Goofy colors of winter



Last year it was honeysuckle pink; this year it’s tangerine tango. Each year Pantone picks a color. This year’s shade, like last year’s, is resolutely loud and brash, notwithstanding the dim socioeconomic climate. The recommendation is aimed at fashionistas and home designers more than gardeners; I'm not saying that nurseries will be overflowing with red-orange plants this spring.

But I do like to use bright colors when it comes to forcing bulbs in the cold months. Like the bright yellow Golden Rain tazetta, the flame-orange Prinses Irene tulip, and the deep rose Double Hollyhock hyacinth. If all goes well, all three (plus Orange Princess) will be blooming this winter. I think the Hollyhock and the Irene are actually pretty close to the Pantone shades, if you don’t get too scientific about it.

It could be that I’m using them for the same optimistic reasons the Pantone people picked their hot pink and bright orange—for the aggressive cheer they’ll bring when other conditions are less than ideal.


The show has already begun with these Wintersuns, a mildly-scented tazetta with a nice bright yellow interior.

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Elizabeth Licata

Elizabeth Licata has been a regular writer for  Garden Rant since 2007, after contributing a guest rant about the overuse of American flags in front gardens. She lives and gardens in Buffalo, N.Y., which, far from the frozen wasteland many assume it to be, is a lush paradise of gardens, historic architecture, galleries, museums, theaters, and fun. As editor of Buffalo Spree magazine,  Licata helps keep Western New Yorkers apprised about what is happening in their region. She is also a freelance writer and art curator, who’s been published in Fine Gardening, Horticulture, ArtNews, Art in America, the Village Voice, and many other publications. She does regularly radio segments for the local NPR affiliate, WBFO.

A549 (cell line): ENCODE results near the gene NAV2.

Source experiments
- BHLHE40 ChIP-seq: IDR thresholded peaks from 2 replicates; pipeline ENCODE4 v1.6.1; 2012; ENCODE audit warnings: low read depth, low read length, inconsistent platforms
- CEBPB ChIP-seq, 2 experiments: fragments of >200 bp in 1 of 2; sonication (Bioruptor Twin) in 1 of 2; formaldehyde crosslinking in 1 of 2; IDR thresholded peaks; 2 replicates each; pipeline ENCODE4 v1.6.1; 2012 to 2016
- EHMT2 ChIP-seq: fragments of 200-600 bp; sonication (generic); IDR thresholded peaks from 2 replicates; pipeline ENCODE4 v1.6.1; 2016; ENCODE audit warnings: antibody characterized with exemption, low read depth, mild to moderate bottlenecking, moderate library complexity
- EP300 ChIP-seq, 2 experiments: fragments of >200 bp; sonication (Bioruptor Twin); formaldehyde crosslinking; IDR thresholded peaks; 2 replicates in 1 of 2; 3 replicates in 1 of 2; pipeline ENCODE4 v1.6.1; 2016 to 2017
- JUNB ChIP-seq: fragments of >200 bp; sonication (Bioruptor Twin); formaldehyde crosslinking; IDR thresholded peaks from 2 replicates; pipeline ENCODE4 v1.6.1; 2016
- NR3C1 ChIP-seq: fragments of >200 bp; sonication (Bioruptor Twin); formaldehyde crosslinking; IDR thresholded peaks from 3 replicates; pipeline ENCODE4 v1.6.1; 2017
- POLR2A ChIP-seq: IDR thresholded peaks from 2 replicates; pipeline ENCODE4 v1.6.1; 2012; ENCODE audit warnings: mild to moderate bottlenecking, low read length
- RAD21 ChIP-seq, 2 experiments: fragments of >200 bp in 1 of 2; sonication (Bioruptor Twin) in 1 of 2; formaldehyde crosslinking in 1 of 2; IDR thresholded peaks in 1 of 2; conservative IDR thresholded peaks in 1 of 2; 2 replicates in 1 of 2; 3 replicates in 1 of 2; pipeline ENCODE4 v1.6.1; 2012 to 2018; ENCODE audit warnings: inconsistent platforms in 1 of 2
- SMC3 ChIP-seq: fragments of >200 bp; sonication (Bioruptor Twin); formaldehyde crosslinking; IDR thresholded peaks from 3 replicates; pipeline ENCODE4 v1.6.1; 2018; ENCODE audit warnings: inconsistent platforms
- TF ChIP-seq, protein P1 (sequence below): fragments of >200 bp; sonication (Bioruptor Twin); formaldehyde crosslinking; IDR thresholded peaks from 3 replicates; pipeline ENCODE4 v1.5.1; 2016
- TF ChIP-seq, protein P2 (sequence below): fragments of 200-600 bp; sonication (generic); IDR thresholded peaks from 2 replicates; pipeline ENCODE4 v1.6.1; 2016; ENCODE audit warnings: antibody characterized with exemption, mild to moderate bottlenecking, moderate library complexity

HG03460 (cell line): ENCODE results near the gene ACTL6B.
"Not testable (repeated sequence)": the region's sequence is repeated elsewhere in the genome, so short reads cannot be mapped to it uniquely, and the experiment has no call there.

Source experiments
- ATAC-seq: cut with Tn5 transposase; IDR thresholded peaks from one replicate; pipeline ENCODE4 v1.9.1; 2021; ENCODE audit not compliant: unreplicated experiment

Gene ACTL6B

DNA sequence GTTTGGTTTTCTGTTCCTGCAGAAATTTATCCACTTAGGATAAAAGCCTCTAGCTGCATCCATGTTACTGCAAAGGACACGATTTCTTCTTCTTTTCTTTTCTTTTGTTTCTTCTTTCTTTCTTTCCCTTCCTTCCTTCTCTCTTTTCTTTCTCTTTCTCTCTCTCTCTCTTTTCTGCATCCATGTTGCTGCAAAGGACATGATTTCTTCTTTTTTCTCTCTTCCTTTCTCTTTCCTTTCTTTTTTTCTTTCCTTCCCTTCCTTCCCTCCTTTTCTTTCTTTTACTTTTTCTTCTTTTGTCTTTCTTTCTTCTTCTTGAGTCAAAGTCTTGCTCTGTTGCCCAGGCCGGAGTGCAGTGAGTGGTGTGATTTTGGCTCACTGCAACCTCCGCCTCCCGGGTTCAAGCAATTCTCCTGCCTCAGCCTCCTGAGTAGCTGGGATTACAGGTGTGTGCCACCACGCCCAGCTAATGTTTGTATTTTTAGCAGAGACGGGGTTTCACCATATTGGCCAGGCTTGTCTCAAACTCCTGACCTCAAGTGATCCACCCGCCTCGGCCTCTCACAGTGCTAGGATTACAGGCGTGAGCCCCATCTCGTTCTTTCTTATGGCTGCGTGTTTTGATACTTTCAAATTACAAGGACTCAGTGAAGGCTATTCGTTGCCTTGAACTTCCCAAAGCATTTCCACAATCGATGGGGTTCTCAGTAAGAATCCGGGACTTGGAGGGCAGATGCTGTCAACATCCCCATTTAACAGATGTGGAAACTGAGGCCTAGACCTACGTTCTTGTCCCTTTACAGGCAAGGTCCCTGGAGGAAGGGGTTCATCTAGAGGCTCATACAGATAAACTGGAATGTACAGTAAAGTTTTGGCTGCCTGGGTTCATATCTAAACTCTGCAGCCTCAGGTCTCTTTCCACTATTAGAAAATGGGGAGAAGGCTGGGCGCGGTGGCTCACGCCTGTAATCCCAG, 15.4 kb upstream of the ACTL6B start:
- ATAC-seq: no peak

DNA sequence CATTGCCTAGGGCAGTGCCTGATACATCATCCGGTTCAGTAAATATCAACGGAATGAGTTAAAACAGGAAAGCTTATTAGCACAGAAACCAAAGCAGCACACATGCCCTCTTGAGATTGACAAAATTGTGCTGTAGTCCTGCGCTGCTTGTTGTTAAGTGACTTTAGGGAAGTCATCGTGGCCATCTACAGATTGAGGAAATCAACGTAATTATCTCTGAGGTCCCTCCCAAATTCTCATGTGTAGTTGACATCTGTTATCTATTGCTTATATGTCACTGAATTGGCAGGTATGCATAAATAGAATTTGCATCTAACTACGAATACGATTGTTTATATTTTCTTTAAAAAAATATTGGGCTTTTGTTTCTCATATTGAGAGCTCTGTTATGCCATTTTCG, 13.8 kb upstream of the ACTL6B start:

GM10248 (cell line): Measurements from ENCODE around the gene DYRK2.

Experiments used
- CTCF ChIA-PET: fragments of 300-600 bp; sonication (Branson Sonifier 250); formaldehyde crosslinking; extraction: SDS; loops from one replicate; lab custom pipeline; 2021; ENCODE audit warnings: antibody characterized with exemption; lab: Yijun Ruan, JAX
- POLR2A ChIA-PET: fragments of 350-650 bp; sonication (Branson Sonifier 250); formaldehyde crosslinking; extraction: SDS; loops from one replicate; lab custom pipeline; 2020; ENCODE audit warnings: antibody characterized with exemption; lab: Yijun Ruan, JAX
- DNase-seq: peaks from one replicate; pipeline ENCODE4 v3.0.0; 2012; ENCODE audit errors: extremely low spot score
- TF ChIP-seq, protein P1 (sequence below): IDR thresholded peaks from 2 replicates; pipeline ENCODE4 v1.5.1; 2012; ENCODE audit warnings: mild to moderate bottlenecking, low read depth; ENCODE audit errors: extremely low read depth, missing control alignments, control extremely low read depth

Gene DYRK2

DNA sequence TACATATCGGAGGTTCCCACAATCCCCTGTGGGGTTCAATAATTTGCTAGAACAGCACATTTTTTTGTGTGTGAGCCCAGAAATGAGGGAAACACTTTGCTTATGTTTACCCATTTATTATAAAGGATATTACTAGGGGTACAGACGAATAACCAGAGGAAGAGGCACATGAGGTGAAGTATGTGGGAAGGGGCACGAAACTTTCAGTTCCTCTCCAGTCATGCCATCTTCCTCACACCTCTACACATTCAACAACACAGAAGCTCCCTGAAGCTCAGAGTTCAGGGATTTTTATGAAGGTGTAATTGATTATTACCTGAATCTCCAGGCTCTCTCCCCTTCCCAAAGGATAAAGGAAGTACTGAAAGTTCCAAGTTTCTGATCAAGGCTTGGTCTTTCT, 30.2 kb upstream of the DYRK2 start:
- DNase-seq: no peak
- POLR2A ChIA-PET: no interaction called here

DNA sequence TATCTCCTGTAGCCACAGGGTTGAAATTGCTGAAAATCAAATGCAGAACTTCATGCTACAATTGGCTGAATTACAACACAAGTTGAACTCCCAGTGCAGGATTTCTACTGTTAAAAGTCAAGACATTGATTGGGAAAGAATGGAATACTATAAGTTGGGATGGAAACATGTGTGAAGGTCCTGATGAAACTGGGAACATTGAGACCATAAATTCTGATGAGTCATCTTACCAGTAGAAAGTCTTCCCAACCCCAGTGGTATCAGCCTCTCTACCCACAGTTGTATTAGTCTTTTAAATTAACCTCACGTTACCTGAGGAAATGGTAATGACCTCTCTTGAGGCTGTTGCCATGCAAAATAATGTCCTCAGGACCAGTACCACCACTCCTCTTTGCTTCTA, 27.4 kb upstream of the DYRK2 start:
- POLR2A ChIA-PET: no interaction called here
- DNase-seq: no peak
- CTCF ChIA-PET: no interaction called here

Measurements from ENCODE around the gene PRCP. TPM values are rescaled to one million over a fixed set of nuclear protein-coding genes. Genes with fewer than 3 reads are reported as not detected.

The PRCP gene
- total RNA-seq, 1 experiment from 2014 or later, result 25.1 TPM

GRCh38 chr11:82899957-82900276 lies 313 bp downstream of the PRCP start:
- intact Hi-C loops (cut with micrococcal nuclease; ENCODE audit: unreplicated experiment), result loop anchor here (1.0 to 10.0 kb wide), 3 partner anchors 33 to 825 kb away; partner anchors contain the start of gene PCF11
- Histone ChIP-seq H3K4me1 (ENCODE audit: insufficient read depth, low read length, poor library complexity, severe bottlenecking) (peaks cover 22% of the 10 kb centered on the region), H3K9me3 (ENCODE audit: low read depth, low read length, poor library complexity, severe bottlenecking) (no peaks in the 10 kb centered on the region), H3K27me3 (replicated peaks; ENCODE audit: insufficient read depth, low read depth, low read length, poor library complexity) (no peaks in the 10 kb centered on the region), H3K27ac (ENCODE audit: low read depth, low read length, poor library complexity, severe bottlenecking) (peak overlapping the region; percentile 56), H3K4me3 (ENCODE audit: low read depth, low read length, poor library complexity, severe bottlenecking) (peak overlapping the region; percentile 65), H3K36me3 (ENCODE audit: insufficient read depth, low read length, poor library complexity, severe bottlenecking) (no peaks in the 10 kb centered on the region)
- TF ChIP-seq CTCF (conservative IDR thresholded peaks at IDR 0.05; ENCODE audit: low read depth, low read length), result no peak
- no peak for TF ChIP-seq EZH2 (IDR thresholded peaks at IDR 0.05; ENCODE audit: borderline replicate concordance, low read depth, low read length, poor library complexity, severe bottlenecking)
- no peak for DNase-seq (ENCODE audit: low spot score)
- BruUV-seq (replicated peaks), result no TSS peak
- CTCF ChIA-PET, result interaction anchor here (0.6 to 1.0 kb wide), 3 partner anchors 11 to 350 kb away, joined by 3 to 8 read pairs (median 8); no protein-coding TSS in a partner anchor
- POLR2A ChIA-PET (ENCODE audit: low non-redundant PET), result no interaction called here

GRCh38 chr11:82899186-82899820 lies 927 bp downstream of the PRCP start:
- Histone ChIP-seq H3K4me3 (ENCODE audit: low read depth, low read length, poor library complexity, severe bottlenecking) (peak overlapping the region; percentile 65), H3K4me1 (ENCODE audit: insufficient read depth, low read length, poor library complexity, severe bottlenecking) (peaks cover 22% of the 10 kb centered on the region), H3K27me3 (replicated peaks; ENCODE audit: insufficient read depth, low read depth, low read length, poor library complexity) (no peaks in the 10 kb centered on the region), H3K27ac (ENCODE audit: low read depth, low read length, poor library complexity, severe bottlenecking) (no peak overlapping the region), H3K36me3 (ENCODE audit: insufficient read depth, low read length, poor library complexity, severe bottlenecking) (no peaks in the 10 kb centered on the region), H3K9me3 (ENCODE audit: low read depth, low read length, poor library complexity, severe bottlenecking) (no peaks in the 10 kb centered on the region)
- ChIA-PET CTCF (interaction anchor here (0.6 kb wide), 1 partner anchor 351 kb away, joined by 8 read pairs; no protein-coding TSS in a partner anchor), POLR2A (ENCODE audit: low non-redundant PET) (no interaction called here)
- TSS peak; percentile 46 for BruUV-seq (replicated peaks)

Licata is involved with Garden Walk Buffalo, the largest free garden tour in the US and possibly the world,and has written the text for a book about Garden Walk. She has also written and edited several art-related books. Contact Elizabeth: ealicata at


  1. I need the strong colours in the winter. Don’t be subtle! I need them in the spring too when things are waking up. In the summer give me blues, greens, whites and soft pinks.

  2. Agree that the annual Pantone color announcements don’t impact the gardening world much. Hybridizing plants to attain a particular bloom color is not yet as easy as mixing paint. Still, I do love Tangerine Tango. Dangerously close to orange, perhaps, but a dash enough of yellow and red to give it a lovely warmth.

    A few nurseries will run with plants next year that approximate the hue; can’t think of any offhand, but they’re there. Mixed with blue and yellow blooms, a tangerine-ish flower should rock. Mix it with red, you’ll puke faster than eating a melting Hershey bar with a room-temperature glass of red wine.


  3. Love, love, love ‘Prinses Irene’ and grew them out front one year with ‘Purple Prince’ tulips. It was loud and proud, but beautiful too. I’m all for whatever makes a gardener happy colorwise in his or her space. Happy Christmas!

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